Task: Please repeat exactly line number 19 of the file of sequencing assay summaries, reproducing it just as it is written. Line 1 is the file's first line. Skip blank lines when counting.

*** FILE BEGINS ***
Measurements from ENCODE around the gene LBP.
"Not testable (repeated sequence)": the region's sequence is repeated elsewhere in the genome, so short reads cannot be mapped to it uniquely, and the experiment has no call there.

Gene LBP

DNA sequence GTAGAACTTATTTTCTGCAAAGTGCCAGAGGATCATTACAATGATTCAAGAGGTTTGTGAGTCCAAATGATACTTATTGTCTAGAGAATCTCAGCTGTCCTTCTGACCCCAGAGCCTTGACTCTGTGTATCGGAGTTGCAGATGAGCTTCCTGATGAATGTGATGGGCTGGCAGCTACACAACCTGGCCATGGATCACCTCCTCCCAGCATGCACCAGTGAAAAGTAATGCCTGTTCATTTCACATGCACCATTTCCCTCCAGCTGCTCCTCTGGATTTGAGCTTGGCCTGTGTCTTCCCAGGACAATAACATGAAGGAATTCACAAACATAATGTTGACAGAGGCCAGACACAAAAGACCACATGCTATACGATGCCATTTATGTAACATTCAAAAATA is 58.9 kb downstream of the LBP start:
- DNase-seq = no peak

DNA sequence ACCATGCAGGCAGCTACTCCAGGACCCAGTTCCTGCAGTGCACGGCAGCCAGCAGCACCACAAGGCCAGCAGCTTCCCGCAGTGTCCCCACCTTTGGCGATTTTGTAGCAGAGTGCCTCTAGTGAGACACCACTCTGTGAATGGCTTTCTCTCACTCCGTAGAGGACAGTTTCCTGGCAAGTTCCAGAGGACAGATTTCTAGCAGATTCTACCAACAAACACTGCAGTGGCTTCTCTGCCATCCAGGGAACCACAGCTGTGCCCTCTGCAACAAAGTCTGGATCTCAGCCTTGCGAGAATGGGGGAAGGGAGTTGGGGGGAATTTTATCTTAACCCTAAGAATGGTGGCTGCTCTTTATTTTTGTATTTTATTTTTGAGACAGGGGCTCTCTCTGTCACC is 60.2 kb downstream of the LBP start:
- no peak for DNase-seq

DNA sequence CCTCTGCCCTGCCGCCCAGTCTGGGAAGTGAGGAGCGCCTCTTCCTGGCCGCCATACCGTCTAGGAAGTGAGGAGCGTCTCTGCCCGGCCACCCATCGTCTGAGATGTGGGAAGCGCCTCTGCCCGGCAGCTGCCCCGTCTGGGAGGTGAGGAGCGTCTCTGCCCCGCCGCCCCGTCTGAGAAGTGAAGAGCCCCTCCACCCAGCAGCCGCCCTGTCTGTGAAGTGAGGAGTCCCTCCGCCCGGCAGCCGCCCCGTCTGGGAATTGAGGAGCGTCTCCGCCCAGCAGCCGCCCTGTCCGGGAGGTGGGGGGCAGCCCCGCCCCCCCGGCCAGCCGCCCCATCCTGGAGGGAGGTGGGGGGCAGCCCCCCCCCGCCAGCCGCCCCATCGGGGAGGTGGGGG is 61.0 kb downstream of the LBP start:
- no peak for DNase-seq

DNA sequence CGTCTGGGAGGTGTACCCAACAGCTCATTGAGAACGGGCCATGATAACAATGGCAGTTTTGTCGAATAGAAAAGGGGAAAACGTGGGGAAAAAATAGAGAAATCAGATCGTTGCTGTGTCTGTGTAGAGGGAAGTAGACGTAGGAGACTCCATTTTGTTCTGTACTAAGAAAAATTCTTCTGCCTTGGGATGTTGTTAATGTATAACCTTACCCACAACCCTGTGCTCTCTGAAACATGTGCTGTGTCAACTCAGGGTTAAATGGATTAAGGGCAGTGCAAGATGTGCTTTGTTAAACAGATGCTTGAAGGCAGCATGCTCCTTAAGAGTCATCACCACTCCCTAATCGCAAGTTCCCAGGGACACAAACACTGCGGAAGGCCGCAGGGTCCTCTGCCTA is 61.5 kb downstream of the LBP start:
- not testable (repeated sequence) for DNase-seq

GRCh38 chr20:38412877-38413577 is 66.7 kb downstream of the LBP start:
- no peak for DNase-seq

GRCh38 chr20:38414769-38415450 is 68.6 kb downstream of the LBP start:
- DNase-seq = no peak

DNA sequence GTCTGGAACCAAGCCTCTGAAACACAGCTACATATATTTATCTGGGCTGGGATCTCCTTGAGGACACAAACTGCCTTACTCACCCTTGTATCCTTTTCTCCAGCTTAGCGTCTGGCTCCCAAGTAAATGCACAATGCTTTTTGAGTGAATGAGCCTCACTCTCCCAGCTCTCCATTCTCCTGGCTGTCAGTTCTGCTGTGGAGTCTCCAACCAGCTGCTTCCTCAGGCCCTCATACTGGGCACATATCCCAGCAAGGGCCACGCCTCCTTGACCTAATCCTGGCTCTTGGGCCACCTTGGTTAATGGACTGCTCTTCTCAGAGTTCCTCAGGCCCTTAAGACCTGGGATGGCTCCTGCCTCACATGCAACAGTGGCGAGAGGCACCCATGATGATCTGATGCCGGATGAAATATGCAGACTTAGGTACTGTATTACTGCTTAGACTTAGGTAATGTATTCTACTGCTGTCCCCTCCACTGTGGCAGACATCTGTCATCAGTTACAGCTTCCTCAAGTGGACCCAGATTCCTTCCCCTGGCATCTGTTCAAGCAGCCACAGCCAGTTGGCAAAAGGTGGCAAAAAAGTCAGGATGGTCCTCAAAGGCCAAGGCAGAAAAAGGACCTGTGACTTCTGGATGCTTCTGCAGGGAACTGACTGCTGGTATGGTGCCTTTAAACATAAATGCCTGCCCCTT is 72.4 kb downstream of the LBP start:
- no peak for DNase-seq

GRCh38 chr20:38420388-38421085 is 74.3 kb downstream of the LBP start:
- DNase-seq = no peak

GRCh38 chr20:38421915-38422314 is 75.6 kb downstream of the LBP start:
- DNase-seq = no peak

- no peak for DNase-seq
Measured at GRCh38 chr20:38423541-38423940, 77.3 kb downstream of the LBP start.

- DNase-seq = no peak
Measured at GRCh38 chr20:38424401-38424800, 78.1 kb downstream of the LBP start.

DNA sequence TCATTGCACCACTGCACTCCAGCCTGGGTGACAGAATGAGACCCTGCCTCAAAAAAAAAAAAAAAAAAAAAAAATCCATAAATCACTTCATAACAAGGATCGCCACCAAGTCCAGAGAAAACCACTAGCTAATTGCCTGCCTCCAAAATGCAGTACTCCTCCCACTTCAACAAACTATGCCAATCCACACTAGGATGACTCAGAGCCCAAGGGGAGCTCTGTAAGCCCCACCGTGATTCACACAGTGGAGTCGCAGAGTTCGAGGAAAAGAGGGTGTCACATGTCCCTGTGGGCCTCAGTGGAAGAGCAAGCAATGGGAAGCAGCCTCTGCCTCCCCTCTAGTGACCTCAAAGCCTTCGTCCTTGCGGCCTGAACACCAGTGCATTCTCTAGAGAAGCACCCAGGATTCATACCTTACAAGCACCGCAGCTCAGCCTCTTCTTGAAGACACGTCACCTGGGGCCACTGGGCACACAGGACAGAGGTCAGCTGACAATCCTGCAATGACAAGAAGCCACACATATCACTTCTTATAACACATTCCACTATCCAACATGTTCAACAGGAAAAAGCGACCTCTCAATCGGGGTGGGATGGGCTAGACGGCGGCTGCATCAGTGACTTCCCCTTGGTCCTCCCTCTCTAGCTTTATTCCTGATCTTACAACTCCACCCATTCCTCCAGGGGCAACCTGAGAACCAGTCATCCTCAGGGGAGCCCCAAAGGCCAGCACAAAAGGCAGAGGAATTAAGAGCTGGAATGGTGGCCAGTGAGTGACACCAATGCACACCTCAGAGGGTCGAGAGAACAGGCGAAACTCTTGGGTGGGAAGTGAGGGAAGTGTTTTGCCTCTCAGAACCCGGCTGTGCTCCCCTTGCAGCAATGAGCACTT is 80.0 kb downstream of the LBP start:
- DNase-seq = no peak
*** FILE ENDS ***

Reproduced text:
- DNase-seq = no peak